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Arthur Awards 2020: All the winners

The 26th annual Arthur Awards, the live music industry’s equivalent of the Oscars, took place at London’s Sheraton Grand Park Lane hotel last night. The awards, which take place as part of the ongoing International Live Music Conference (ILMC), honoured the industry’s best and brightest across 11 awards categories.

The prizes were handed out during the Arthur Awards Winners’ Dinner, hosted by CAA’s Emma Banks, who took to the stage in a full hazmat suit and gas mask emblazoned with the letters CAA across her back in hazard warning tape.

As the evening culminated with The Bottle Award, the unique industry achievement gong, Emma was invited back on stage to receive it, to loud applause and a standing ovation. “If I should say anything, it’s that we should all pick up the phone more,” she said. “You can’t have a relationship via text message or Whatsapp. We need to speak to each, to be more nice to each other.”

It was a successful night all round for CAA, as Summer Marshall won the Second Least Offensive Agent award.

The prizes were handed out during the Arthur Awards Winners’ Dinner, hosted by CAA’s Emma Banks

Elsewhere, Live Nation’s Kelly Chappel took the best promoter gong, French festival Eurockéennes was crowned best festival, All Points East won best new event, London’s Roundhouse received the best venue award and Charly Beedell-Tuck from Solo Agency won the Tomorrow’s New Boss award, which recognises the industry’s most promising new business talent.

Notably, all Arthurs for individuals – the prizes for best assistant, professional services, new business talent, agent and promoter, as well as the Bottle award – went to women.

The full list of winners is below:

Venue (First Venue To Come Into Your Head)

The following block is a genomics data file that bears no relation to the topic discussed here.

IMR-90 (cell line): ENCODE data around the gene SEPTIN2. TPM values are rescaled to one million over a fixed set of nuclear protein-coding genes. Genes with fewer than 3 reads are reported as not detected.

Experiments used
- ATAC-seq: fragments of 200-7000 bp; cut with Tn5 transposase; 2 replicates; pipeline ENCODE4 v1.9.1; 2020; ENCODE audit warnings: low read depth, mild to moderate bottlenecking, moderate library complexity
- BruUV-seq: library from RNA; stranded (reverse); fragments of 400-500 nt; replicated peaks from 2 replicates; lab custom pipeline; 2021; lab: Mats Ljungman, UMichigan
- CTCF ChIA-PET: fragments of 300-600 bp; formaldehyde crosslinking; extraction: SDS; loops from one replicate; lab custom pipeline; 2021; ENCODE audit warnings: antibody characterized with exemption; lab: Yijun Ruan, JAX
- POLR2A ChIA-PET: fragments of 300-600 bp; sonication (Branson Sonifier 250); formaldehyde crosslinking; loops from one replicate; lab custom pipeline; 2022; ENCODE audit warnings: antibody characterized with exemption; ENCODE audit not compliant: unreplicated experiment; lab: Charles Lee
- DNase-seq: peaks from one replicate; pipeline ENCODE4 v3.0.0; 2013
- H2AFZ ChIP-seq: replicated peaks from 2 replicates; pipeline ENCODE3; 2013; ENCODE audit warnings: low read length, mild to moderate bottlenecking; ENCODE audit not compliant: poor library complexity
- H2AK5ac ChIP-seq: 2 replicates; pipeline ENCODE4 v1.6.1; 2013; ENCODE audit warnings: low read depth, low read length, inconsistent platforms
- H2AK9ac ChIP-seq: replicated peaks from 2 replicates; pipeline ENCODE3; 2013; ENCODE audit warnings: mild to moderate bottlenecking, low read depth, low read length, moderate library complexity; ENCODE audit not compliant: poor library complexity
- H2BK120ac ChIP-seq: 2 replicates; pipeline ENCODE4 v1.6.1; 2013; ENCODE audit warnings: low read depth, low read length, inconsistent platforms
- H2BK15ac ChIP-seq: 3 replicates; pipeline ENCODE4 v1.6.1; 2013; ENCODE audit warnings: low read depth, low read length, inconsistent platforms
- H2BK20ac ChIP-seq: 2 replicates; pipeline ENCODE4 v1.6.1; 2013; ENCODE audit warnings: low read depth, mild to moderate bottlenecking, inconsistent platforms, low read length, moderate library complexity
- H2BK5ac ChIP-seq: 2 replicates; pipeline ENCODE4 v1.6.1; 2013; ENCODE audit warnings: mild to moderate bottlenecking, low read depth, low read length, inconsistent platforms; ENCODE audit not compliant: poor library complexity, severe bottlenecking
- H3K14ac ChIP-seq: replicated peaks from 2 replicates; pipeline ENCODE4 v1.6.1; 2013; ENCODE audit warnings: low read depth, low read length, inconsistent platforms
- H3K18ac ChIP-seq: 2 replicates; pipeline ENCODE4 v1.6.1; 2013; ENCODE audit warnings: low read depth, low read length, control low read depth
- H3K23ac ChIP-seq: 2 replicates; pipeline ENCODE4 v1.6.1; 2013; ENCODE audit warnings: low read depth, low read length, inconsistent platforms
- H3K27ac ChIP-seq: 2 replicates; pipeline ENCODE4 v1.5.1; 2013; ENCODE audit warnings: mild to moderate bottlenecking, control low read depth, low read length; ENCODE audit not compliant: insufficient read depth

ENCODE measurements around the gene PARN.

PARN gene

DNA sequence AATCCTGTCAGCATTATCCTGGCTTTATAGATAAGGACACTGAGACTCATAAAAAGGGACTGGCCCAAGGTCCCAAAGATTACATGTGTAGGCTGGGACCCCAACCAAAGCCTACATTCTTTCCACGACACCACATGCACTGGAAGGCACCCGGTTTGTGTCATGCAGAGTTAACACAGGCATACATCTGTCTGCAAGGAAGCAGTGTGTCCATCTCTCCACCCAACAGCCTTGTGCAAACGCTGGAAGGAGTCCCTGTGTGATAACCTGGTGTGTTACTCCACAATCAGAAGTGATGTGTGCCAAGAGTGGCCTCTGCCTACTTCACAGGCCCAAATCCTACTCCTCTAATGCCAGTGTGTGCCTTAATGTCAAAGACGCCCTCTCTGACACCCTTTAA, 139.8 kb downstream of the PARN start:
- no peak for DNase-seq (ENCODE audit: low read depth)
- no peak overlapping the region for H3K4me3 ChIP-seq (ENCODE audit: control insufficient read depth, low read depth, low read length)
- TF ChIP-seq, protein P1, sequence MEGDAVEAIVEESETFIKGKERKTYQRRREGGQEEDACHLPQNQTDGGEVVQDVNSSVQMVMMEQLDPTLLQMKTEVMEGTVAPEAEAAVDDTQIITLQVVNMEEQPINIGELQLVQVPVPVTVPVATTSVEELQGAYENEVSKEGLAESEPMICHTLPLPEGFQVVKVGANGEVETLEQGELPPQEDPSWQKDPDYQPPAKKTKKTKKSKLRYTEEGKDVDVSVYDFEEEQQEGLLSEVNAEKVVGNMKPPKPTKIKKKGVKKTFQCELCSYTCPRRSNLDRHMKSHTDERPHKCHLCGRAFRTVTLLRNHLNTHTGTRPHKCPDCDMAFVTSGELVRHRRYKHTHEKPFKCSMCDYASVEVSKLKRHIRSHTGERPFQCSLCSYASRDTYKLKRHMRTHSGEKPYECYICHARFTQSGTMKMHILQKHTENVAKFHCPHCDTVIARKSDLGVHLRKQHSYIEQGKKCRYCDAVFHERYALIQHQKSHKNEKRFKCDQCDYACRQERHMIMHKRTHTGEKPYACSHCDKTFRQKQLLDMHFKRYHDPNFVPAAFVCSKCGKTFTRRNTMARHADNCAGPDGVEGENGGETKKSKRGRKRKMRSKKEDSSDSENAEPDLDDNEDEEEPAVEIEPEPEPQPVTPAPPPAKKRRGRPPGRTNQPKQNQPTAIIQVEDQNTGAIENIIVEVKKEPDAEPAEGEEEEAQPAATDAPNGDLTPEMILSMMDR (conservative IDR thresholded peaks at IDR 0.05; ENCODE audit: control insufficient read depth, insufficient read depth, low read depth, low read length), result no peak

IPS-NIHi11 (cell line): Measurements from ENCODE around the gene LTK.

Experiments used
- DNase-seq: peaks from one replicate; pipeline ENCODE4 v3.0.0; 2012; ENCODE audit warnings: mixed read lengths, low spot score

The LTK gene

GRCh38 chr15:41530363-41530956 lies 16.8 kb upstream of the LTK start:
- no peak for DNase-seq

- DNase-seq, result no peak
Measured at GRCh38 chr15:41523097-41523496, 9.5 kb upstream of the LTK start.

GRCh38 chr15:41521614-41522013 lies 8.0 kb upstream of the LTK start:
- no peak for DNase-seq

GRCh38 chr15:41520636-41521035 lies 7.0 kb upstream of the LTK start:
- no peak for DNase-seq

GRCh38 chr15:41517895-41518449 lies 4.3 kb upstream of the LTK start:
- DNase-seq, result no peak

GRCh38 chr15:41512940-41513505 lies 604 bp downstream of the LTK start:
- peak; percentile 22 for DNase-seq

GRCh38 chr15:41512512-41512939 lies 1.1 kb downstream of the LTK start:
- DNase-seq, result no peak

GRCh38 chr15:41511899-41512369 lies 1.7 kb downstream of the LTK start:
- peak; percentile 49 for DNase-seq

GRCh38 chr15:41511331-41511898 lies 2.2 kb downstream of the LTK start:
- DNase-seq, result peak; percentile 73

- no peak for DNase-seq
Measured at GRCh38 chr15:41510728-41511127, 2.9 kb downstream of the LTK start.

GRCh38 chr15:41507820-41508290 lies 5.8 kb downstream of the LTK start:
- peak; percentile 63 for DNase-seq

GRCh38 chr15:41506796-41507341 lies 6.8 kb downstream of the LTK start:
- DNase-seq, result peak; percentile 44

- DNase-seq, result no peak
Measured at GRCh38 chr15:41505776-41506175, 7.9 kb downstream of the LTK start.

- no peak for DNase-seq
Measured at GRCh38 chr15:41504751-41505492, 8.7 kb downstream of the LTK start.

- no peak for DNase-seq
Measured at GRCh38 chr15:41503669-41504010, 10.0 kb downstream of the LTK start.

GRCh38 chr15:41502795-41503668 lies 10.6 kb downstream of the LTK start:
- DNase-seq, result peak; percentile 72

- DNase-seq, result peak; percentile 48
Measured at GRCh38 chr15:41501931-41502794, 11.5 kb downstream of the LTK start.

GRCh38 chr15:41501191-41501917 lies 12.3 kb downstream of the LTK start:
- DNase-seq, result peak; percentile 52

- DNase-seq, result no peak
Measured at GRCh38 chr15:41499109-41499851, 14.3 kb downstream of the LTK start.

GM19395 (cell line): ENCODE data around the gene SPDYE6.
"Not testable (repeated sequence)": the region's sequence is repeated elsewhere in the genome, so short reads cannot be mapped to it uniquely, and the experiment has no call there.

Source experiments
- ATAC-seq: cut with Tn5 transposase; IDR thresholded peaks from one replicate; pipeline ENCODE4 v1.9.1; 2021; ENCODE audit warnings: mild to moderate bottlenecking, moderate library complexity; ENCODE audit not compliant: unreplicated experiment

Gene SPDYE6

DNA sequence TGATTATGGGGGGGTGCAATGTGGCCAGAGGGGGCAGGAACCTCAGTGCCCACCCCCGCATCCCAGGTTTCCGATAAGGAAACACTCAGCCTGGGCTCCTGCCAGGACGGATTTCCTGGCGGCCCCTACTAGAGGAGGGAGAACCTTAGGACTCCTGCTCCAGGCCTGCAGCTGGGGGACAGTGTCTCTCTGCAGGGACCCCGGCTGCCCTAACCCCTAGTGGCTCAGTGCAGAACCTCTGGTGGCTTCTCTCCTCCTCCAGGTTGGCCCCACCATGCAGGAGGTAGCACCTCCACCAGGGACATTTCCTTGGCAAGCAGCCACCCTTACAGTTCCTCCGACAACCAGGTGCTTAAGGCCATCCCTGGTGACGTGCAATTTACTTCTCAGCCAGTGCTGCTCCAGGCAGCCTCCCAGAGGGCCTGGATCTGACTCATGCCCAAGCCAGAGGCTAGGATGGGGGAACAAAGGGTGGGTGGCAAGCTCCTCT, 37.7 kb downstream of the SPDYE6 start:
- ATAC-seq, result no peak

Roundhouse, UK

Promoter (The Promoters’ Promoter)
Kelly Chappel, Live Nation

Festival (Liggers’ Favourite Festival)
Eurockéennes, France

Agent (Second Least Offensive Agent)
Summer Marshall, CAA

Production Services (Services Above and Beyond)
Showsec

Professional Services (Most Professional Professional)
Tina Richard, T&S Immigration Services

New Gig on the Block (New Event)
All Points East, UK

Assistant (The People’s Assistant)
San Phillips, Kilimanjaro Live

Ticketing (The Golden Ticket)
Ticketmaster

New Business Talent (Tomorrow’s New Boss)
Charly Beedell-Tuck, Solo

The Bottle Award
Emma Banks, CAA

Prior to the Arthurs, ILMC head Greg Parmley presented two special ILMC Medal of Honour awards for longstanding service to the organisation. Production manager Bill Martin and agenda consultant Allan McGowan were both invited to the stage. “Bill is nothing short of a magician,” Parmley said,  “He juggles set design, lighting, stands, stages, and a hundred other elements to make the conference and this dinner happen every year.”

And speaking of McGowan, he said, “Across two decades, Allan has been a central figure in all of ILMC’s panels, putting hundreds of them together. And for ten years, his role as associate editor on IQ was instrumental in the magazine’s growth.”

 


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The New Bosses 2017: round two

After shining the spotlight on (in no particular order) our first four New Bosses – Anna-Sophie Mertens, Zoe Swindells, Ryan Penty and Andrés Guanipa – last month, the next instalment of IQ’s New Bosses 2017 features three more live music industry leaders of the future.

Read on to get to know CAA’s Summer Marshall, Truck Festival’s Matt Harrap and AEG Presents’ Connie Shao…

 


Summer Marshall

Agent, CAA (UK)
Age: 30

Summer is based in CAA’s London office, where she has been instrumental in strategically building the international touring profiles of such artists as Sam Smith, who has headlined arenas around the world, including a massive sold-out Australian tour. Summer is active in a number of industry collectives, including the UK Music Futures Group, and is a member of the BRIT Awards voting academy.

Do you think you were always destined for a career in music?
While I once daydreamed of being a professional skydiver, I followed my passion for music. I love being an agent. And some might argue it’s just as thrilling.

Who do you turn to for advice?